'Araby' by James Joyce In 'Araby' James Joyce explores the theme that adulthood is not always what it seems. The narrator in the story is the main character and he demonstrates this theme when he falls in love with the girl in his neighborhood. In the beginning the young boy is too shy to express his feeling towards her. Later in the story he tells her of a present that he is going to bring her from the bazaar. Lastly he realizes that he has failed and now has lost his chance with this girl and is 'driven by anguish and derided by vanity' (Joyce). From the beginning of the story we can notice the affection that this young boy has for the girl.
He is so moved by her that he notices every little detail, such as how 'her dress swung as she moved her body'. This girl is the only thing on his mind, and her image per sues him wherever he is. He has begun to experience strong feeling of love, and he is just too shy to speak to her and let her know how he feels. When the boy sees her he becomes so shy, and 'when she came out on the doorsteps my heart leaped' is what he said as soon as he saw her in front of him (Joyce). In the article entitled 'Dream Versus Reality' the author states that this story is about a boy's first love. On a deeper level, this story is also about the the world in which this boy lives with his ideals and dreams.
North Richmond Street is described metaphorically and presents the reader with the boy's first view of the world. He has found this perfect girl and has entered a what seems like dream where he pictures him with her, however that is not a reality ('Dream'). Later in the story the girl approaches him and asks 'Are you going to bazaar?' and the boy replies 'If I go, I will bring you something'. The boy is now excited about this chance to impress her by bringing her a gift. He runs back home and patiently awaits his uncle to give him money. He knows that this is the only chance he has to get this girl to like him and he is getting nervous because its getting late and his uncle is not yet back (Joyce).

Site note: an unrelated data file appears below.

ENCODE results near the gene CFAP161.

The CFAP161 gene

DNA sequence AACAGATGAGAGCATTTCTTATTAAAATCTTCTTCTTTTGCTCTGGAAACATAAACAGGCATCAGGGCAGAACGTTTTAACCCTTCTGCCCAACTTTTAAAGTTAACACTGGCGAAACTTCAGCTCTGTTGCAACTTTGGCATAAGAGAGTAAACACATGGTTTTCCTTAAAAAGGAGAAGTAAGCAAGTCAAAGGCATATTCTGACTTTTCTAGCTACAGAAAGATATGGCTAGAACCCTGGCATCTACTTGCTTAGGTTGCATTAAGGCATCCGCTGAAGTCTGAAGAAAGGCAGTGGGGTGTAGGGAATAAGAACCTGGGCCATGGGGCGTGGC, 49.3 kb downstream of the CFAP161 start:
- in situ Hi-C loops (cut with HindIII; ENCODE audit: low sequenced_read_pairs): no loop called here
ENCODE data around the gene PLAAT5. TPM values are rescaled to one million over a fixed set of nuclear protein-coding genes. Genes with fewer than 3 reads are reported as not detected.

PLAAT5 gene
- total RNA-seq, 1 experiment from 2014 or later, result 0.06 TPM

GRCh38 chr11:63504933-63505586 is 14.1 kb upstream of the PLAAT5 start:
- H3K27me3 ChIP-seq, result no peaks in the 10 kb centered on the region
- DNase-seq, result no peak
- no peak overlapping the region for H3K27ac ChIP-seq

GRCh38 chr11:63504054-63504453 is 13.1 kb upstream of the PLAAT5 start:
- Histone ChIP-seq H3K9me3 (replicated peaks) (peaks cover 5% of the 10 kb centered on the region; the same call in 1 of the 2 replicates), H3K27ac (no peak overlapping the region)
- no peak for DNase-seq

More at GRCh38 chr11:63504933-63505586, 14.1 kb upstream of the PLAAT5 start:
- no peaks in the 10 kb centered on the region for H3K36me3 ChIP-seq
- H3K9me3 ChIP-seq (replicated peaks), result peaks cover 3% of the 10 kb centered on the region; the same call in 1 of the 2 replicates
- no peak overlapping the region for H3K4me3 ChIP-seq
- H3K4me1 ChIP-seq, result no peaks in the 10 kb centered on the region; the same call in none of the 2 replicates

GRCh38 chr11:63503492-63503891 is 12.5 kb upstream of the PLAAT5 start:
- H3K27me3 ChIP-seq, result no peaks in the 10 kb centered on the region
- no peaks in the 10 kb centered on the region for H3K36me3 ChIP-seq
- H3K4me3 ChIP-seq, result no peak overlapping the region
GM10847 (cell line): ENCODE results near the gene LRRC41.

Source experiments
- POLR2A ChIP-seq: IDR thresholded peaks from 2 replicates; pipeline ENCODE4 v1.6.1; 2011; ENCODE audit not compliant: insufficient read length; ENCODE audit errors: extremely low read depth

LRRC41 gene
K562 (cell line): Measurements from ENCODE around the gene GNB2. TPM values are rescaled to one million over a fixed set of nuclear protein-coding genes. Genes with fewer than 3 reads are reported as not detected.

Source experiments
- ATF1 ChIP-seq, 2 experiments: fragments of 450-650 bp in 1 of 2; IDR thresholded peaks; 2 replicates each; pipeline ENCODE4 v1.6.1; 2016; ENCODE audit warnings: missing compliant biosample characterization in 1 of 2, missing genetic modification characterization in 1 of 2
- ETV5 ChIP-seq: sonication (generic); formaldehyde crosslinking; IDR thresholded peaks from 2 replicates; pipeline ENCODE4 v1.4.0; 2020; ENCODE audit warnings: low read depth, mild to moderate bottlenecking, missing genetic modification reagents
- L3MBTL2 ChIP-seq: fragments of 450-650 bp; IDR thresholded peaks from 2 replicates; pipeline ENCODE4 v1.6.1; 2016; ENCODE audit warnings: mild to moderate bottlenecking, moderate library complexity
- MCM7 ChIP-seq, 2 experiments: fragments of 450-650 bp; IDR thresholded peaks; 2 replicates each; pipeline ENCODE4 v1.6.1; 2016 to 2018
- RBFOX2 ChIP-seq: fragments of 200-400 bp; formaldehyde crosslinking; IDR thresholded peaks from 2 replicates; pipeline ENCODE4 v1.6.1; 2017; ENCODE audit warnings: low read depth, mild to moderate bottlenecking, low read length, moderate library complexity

In the article entitled 'Analysis' the author states this story deals with longing for adventure and escape. The boy is becoming a man and he is going through the changes from childhood to adulthood. He is now faced with a problem of first the girl and now the bazaar to which he has to go to in order to get her a present. One os the other themes that the author implies is frustration which can be seen on the boy as he tries to deal with the problems imposed on him by the situation ('Analysis') At the end of the story the boy finally gets to bazaar, however he is late because he had waited on his uncle.
The boy looks at the almost shut off lights at the bazaar as he realizes that he had missed his chance. He came late and everything was closed and he couldn't buy anything. The author uses the setting of light shutting off to illustrate how the boy is feeling deep inside. His whole idea was just so bright and full of excitement, but now he has a sense of reality and its like everything shut down inside of him (Joyce). In the article 'Joyce's Araby' the author interprets that 'Araby' is a story recounting a young romantic's first bitter taste of reality and most important love. The author goes on to state that the climatic memory of the boy's childhood experience is anguish.
This boy just became a man and faced his first problem in adulthood. He is full anger and sadness. He awakens to find himself standing at the closed bazaar having promised this girl that he would get her a gift. He realizes that he has failed and is now well into his adulthood (Coulthard).
This story has shown the reader that it is hard to get what you always want and that there are many obstacles on any quest. The story is a good example of life, where we are all faced with changes and problems that we have to deal with.